Israel’s New Nation-State Law, and Why It Has Nothing To Do With Racism

There’s much gnashing of teeth over Israel’s new law enshrining the status of Israel as the nation-state of the Jewish people

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July 18, 2018. Mark the date, because on this day Israel legislated the new Nation-State Law. 

According to Prime Minister Netanyahu, this was “a ‎defining moment in the annals of Zionism ‎and the ‎history of the State of Israel.”‎ Explaining the need for this “basic law” that carries constitutional powers, Likud MK Avi Dichter, the man behind the bill, wrote that it reinforces “Israel as the nation-state of the Jewish people … particularly in times when there are those who seek to annul the right of the Jewish people to a national home in their land, and the recognition of the State of Israel as the nation-state of the Jewish people.”

Dichter didn’t really need to name those challenging the status of Israel as the national home of the Jewish people since most Israelis don’t have to guess. Dichter was alluding to radical Israeli leftist NGOs like the New Israel Fund, Breaking of the Silence and B’Tselem, all of which are financially supported by European countries and the UN. These NGOs are doing their utmost to turn Israel from a Jewish democracy to just a democracy. What that means is that if they are successful in their efforts, Israel will no longer be recognized as a home and shelter for Jews. If it comes to that, give the region’s demography, Israel could eventually become yet another Muslim Arab country with a persecuted Jewish minority.

Some critics, like Yossi Dahan, head of the Human Rights Division at the College of Law and Business, went so far as to say that this nation-state law is a shrewd right-wing move to enforce “mechanisms of discrimination and racism.” It should be noted that such things are being said despite the fact that an Arab judge sits on the Supreme Court and young Israeli Arabs are receiving free rides at Israeli universities in an effort to boost higher education in the Arab sector.

And if Dahan can accuse Israel of racism, why not the smarmy Independent, which reports without any reservation about Turkish President Erdogan’s vile comparison between Israel under this nation-state law and Nazi Germany. “There’s no difference between Hitler’s obsession with a pure race and the understanding that these ancient lands are just for the Jews,” said the one who butchers Kurds without mercy.

For those who can’t tell the difference between racism and ethnicity, a racist state is one in which a pure blood race sees itself as superior to the minorities living among it. Genuine examples are Nazi Germany and, to an extent, the former government in South Africa. An ethnic state is one in which the majority of the population share a common ancestry, history, religion, tradition, language and culture. Israel is a prime example here. But there is another aspect to Jewish ethnicity that further sets it apart from the racist examples above – the Jewish people claim a divine choseness the primary objective of which is to improve the wellbeing of all humanity.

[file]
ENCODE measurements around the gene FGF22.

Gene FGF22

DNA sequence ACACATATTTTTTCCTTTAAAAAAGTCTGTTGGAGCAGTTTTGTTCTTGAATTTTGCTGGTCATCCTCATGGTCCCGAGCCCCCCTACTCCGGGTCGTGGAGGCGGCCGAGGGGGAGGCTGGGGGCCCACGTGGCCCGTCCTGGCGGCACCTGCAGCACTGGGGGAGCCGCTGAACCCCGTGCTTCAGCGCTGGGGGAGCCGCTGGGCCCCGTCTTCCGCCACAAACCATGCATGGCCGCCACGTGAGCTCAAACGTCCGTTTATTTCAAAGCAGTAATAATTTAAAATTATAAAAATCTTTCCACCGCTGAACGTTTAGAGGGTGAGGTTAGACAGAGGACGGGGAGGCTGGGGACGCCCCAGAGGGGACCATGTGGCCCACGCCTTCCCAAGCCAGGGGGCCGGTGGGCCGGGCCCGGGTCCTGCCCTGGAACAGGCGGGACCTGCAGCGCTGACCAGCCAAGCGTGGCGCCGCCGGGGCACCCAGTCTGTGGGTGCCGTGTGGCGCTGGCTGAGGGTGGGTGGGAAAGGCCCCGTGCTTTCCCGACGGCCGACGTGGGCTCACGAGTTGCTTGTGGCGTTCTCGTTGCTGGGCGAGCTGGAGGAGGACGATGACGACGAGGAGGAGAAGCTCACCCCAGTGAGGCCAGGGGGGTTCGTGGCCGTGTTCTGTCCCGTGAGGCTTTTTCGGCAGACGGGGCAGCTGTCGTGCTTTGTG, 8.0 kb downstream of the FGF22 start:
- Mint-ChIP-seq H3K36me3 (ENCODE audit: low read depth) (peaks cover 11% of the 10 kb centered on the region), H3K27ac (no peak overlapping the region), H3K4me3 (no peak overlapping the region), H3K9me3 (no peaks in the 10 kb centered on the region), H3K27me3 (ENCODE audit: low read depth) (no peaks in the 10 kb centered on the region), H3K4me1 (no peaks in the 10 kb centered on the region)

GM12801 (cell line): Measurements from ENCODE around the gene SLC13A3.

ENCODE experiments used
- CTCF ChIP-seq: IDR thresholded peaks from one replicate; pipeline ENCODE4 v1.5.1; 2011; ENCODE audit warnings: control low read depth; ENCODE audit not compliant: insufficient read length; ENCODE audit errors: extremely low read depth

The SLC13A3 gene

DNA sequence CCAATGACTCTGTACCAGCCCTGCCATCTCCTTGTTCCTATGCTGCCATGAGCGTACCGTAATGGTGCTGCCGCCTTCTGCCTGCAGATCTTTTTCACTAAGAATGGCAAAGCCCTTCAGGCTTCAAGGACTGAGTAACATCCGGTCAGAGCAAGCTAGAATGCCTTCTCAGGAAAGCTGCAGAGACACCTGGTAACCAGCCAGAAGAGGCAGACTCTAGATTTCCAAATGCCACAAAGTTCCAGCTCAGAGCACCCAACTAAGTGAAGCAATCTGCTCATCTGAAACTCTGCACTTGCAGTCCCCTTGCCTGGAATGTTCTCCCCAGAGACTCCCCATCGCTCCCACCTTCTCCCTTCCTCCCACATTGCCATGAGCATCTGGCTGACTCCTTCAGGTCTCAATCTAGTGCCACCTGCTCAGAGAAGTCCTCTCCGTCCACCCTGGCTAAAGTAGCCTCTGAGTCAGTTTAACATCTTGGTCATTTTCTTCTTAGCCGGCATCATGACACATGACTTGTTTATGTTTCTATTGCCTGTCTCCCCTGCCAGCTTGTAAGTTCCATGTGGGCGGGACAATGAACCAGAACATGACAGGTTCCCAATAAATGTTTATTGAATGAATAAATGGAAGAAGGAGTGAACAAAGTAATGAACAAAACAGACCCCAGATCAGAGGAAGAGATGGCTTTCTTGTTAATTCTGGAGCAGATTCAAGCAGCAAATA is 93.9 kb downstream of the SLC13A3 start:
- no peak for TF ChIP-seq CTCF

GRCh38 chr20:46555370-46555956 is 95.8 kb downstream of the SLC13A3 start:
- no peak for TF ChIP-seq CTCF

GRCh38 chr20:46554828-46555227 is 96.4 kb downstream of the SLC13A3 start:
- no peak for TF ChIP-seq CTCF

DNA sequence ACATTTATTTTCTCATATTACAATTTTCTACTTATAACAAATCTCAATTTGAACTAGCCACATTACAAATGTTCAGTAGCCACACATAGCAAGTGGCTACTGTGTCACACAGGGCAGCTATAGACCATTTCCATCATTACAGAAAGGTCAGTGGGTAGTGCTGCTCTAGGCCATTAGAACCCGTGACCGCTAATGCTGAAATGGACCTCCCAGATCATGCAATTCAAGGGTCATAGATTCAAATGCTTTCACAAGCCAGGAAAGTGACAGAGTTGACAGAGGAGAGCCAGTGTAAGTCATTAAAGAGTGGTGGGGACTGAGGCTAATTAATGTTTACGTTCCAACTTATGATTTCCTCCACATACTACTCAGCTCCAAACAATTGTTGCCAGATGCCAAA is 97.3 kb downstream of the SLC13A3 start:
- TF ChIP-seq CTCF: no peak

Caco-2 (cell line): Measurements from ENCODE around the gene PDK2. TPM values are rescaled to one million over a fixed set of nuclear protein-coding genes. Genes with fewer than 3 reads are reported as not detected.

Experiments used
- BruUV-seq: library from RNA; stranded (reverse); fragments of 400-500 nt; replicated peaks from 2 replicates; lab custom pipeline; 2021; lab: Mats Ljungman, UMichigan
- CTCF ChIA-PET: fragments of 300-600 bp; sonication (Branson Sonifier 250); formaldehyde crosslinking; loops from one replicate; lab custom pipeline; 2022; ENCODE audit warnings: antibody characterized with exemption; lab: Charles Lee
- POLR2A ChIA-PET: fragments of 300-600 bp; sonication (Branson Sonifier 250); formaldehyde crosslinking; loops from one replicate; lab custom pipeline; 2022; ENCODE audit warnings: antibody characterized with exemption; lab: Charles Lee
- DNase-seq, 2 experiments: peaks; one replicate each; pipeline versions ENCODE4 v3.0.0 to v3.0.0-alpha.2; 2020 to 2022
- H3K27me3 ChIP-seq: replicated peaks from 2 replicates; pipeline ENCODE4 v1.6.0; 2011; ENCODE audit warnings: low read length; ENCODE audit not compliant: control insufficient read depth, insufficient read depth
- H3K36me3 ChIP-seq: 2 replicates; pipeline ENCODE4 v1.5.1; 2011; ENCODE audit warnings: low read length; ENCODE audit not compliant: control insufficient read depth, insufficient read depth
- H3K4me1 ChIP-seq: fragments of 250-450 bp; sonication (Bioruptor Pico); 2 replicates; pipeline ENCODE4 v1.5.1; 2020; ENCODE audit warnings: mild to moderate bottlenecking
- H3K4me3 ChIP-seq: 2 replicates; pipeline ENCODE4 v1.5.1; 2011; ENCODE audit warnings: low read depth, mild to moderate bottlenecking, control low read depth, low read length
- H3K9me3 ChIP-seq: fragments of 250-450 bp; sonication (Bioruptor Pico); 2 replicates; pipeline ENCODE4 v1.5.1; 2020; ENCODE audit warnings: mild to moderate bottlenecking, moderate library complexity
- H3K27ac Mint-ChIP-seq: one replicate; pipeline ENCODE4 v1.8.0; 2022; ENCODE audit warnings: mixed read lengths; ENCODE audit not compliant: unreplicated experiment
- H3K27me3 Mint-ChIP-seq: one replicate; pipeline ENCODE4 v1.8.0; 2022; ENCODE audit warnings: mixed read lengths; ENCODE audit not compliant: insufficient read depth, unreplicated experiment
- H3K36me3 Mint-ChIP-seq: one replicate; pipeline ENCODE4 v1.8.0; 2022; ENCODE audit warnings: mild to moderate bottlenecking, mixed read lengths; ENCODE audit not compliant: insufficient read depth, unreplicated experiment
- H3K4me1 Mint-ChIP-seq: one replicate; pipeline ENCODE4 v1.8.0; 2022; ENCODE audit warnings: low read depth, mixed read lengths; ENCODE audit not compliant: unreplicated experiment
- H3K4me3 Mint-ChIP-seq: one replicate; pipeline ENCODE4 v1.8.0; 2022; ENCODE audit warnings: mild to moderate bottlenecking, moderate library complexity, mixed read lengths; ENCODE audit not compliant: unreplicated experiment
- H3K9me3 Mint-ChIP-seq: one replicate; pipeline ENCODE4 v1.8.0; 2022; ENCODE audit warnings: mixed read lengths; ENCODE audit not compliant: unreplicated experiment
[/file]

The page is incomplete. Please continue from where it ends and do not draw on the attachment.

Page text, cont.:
Jews, as anyone with half a brain knows, have nothing to do with pure blood. If anything, their long history of persecution, including an untold number of rape cases, should have been enough to dispel any notion of race. Furthermore, from the dawn of their history, Jews never really minded marrying non-Jews or receiving converts. King David’s ancestry is enough to make this argument.

It is in light of this difference that the Balfour Declaration could come into being, and it is this declaration, later ratified by the UN, that justifies recognizing Israel as a Jewish home. It is entirely in place, therefore, that following the approval of the nation-state law, Prime Minister Netanyahu wrote the following on his Facebook page: 

“Ninety-six years ago today, on July 24, 1922, the British Mandate was confirmed by the League of Nations. The British Mandate incorporated the Balfour Declaration as a binding legal document, one which awarded national rights to the Jewish people – and only the Jewish people – in the Land of Israel. The British Mandate, which expanded upon the Biblical and historical connection of the Jewish people to its land, was later adopted by the United Nations, and until today is a binding document under international law that defines the international legal status of the Land of Israel. In light of this, we enacted the Nation-State Law, which for the first time enshrines, as a Basic Law, the status of the State of Israel as the nation-state of the Jewish people. These are clear historical facts regarding our rights in the Land of Israel. Share this.”

The following are the key components of the Nation-State Law. One has to keep in mind though that basic laws securing the human rights of the individual were legislated back in 1992. In fact, it was the law of “human dignity and freedom” that tipped the balance in favor of those opposing Israel as a Jewish home. The present law seeks to restore balance between the rights of the individual and the rights of the community.

  • The land of Israel is the historical homeland of the Jewish people, in which the State of Israel was established;
  • The State of Israel is the national home of the Jewish people;
  • The right to exercise national self-determination in the State of Israel is unique to the Jewish people;
  • The state will strive to ensure the safety of the members of the Jewish people in trouble or in captivity due to the fact of their Jewishness or their citizenship;
  • The state shall act within the Diaspora to strengthen the affinity between the state and members of the Jewish people;
  • The state shall act to preserve the cultural, historical and religious heritage of the Jewish people among Jews in the Diaspora.

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